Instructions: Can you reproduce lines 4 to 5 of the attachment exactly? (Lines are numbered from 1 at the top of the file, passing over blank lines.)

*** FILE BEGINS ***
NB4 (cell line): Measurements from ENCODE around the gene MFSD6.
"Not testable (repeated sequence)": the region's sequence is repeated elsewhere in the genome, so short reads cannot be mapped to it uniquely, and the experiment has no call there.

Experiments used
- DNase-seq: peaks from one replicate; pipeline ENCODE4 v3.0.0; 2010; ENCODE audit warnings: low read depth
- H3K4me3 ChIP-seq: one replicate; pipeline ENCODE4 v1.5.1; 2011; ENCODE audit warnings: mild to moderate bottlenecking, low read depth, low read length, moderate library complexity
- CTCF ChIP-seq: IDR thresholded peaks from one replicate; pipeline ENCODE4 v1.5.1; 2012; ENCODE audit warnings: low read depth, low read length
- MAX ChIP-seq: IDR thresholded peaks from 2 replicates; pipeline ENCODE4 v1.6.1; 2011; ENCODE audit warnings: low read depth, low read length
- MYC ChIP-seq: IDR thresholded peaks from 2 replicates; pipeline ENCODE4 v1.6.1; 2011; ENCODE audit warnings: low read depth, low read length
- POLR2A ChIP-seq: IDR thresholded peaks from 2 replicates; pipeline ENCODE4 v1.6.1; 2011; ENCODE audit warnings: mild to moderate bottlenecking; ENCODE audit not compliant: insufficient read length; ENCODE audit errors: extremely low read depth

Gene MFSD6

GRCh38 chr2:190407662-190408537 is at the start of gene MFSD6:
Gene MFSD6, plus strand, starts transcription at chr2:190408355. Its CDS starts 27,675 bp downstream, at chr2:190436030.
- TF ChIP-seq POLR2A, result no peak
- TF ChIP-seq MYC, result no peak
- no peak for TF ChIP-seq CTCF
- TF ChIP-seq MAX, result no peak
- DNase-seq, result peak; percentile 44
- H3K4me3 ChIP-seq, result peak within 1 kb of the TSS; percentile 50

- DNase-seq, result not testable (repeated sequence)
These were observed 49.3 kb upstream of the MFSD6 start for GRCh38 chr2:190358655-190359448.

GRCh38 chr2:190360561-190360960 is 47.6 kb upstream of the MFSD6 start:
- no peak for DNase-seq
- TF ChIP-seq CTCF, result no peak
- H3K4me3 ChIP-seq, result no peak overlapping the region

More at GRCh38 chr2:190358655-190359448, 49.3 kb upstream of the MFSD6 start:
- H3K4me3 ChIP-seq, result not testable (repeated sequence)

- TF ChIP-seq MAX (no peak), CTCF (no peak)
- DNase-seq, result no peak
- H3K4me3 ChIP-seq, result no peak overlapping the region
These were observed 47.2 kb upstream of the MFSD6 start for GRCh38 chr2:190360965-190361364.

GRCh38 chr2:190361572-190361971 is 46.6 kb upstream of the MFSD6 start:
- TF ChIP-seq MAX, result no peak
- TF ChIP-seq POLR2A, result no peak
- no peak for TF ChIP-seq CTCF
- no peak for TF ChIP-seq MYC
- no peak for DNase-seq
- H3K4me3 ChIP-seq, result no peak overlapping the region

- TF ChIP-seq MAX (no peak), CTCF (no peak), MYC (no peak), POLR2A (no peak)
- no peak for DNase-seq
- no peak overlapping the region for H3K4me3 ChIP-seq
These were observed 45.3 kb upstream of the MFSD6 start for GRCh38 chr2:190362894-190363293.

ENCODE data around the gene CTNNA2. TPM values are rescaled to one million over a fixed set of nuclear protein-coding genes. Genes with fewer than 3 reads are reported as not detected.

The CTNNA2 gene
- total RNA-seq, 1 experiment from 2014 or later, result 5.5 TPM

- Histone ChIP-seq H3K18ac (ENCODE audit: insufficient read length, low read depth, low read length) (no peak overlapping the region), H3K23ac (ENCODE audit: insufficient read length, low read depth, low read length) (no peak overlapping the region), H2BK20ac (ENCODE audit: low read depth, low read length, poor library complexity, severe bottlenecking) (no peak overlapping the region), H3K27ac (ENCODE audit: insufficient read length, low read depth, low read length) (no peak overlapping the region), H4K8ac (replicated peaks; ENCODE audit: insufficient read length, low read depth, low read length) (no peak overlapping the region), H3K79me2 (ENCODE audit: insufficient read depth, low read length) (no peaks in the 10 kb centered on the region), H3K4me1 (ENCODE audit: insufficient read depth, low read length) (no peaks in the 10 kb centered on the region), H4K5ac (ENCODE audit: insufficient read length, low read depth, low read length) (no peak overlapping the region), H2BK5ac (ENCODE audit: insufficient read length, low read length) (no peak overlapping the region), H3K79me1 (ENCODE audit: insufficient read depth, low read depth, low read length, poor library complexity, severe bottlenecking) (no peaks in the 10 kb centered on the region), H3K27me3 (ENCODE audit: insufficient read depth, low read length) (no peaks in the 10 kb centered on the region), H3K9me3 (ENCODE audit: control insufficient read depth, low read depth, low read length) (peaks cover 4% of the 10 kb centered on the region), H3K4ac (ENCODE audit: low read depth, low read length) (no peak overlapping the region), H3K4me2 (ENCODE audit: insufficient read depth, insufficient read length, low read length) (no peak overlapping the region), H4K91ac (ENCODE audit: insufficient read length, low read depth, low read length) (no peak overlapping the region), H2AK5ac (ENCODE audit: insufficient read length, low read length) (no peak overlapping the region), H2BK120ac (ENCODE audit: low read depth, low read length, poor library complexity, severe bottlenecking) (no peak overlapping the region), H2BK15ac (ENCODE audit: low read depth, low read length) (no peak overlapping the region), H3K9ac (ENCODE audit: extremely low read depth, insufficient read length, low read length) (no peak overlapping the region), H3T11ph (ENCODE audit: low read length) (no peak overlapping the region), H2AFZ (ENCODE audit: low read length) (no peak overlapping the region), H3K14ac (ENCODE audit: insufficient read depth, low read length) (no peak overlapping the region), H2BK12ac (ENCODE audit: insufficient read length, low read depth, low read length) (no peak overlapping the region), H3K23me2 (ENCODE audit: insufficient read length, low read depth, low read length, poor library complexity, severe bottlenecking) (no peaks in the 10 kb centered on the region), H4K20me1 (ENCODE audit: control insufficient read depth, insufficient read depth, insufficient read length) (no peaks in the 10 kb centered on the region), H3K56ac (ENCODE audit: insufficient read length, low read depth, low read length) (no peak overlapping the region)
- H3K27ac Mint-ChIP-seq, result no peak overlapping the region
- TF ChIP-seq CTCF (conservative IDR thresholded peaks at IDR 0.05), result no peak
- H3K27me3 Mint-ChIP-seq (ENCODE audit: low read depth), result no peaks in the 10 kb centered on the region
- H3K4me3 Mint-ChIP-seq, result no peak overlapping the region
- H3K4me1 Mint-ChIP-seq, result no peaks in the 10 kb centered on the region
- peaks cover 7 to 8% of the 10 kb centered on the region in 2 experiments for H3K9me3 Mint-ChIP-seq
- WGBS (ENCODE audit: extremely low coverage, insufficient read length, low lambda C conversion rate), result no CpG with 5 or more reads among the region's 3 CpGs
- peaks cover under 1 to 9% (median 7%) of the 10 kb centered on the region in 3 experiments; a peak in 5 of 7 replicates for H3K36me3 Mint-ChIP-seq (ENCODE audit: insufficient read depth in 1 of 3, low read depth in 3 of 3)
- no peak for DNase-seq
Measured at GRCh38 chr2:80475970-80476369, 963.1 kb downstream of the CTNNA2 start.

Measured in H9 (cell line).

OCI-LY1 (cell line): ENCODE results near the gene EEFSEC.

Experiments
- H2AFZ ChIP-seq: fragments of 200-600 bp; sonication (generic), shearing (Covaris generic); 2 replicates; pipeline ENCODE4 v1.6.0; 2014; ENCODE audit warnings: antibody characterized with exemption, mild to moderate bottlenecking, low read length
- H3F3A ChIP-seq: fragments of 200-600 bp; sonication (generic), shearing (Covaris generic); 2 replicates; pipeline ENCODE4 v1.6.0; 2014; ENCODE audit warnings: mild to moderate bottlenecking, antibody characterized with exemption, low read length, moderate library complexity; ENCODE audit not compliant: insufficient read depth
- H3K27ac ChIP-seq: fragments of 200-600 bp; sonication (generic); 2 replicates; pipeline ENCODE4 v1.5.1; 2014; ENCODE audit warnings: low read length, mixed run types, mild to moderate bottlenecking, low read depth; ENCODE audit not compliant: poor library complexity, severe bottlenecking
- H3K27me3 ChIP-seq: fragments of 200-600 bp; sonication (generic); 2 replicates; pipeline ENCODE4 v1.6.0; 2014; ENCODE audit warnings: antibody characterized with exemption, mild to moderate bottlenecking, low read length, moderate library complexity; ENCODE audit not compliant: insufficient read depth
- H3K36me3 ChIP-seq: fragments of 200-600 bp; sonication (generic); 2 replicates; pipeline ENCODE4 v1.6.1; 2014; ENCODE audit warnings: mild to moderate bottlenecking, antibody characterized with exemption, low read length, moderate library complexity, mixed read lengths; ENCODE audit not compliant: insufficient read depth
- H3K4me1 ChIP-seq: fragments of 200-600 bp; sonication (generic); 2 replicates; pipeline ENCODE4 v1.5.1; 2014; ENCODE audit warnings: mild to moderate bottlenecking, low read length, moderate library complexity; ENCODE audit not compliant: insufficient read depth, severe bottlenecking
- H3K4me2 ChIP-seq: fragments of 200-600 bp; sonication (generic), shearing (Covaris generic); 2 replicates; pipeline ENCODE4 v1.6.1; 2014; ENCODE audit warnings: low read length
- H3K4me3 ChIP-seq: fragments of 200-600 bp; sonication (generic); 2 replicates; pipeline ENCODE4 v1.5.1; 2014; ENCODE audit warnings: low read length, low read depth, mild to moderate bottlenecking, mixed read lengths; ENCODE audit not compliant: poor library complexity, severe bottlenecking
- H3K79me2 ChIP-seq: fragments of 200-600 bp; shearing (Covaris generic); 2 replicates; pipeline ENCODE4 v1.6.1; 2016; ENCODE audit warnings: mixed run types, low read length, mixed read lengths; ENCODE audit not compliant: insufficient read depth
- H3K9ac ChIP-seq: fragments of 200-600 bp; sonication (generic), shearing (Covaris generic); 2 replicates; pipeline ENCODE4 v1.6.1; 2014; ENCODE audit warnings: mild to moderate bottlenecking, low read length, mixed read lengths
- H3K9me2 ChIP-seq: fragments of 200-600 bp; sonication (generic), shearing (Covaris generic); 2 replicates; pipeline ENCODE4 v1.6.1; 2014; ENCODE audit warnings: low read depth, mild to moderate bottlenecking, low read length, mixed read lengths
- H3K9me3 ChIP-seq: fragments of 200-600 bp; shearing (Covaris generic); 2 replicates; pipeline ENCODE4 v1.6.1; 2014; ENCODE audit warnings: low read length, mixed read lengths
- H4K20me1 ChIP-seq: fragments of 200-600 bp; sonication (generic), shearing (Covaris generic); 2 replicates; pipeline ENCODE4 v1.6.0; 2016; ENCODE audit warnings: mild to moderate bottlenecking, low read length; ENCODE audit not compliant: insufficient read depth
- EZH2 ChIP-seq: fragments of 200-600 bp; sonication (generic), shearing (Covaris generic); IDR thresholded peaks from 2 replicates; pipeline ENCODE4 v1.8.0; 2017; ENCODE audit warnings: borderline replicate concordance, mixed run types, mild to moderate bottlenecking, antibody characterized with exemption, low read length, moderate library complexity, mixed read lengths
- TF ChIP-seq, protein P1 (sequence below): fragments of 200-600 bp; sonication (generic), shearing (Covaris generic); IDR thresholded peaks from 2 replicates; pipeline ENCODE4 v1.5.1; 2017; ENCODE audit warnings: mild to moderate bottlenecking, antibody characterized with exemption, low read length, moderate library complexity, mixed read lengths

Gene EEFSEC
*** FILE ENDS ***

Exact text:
- DNase-seq: peaks from one replicate; pipeline ENCODE4 v3.0.0; 2010; ENCODE audit warnings: low read depth
- H3K4me3 ChIP-seq: one replicate; pipeline ENCODE4 v1.5.1; 2011; ENCODE audit warnings: mild to moderate bottlenecking, low read depth, low read length, moderate library complexity